In the area of linguistics, there are major language groups: Japanese, Chinese, Spanish, English, Portuguese, Greek, German, French, and so on. Most of us grow up learning the language of our parents and siblings, which becomes our primary or native tongue. Later, we may learn additional languages but usually with much more effort. These become our secondary languages. We speak and understand best our native language. We feel most comfortable speaking that language. The more we use a secondary language, the more comfortable we become conversing in it. If we speak only our primary language and encounter someone else who speaks only his or her primary language, which is different from ours, our communication will be limited. We must rely on pointing, grunting, drawing pictures, or acting out our ideas. We can communicate, but it is awkward. Language differences are part and parcel of human culture. If we are to communicate effectively across cultural lines, we must learn the language of those with whom we wish to communicate. In the area of love, it is similar. Your emotional love language and the language of your spouse may be as different as Chinese from English. No matter how hard you try to express love in English, if your spouse understands only Chinese, you will never understand how to love each other. My friend on the plane was speaking the language of 'Affirming Words' to his third wife when he said, 'I told her how beautiful she was. I told her I loved her. I told her how proud I was to be her husband.' He was speaking love, and he was sincere, but she did not understand his language. Perhaps she was looking for love in his behavior and didn't see it. Being sincere is not enough. We must be willing to learn our spouse's primary love language if we are to be effective communicators of love.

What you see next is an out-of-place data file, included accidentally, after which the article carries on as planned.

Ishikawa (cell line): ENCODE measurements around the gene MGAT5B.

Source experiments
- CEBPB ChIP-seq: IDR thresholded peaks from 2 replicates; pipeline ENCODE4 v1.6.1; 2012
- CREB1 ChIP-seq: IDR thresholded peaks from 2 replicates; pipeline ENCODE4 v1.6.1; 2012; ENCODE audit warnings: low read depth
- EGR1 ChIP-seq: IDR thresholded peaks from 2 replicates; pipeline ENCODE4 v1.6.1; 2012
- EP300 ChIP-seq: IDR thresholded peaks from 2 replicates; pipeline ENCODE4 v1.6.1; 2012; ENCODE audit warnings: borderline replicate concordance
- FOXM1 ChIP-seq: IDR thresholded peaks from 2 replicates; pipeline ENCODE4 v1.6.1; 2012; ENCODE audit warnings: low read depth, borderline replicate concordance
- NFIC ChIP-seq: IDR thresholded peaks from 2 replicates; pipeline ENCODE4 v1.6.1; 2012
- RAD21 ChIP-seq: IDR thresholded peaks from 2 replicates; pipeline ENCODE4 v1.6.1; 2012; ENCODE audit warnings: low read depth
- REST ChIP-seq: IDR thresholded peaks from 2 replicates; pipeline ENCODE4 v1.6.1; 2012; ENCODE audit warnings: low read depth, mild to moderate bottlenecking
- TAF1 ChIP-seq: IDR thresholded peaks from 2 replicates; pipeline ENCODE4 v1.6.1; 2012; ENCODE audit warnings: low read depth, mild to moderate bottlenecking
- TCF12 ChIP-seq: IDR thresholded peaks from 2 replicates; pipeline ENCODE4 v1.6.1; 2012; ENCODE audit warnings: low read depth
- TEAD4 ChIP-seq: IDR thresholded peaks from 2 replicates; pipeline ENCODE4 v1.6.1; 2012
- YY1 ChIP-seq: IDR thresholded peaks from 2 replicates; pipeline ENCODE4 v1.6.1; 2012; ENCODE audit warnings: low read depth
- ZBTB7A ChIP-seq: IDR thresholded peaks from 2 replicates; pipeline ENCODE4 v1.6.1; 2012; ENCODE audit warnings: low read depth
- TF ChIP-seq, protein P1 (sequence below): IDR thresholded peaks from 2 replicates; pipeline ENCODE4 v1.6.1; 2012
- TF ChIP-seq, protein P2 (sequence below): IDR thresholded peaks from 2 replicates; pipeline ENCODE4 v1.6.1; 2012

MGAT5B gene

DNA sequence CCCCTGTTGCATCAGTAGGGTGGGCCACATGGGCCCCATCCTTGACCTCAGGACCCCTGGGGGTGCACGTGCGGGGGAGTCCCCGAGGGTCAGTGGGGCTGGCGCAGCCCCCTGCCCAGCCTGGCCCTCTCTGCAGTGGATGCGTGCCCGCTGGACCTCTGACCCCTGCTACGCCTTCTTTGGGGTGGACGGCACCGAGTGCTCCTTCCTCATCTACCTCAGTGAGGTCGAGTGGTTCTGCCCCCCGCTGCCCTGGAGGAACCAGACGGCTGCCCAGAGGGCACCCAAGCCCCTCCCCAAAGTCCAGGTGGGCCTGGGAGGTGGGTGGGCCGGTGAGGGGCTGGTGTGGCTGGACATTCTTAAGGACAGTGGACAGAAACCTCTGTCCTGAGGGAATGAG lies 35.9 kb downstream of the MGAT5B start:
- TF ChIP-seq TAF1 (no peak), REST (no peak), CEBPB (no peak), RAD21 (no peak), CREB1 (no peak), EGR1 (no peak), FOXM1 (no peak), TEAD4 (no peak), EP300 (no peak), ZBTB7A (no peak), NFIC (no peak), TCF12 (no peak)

Because of the Resurrection, our natural reaction must be to get past our emotional reactions as quickly as possible and reflect on what happened in light of the cross and the resurrection and our own baptisms into that defining reality - to the life-giving and life-affirming waters of forgiveness and reconciliation.
Unconditional love is not affirming another in every decision they make especially when those choices are unhealthy. Unconditional love will risk offending in the name of genuine concern. It will risk relationship for the ultimate well-being of the other. To indiscriminately affirm the unhealthy choices of others is not love at all but perhaps the worst kind of fraud.
Michael M. Rose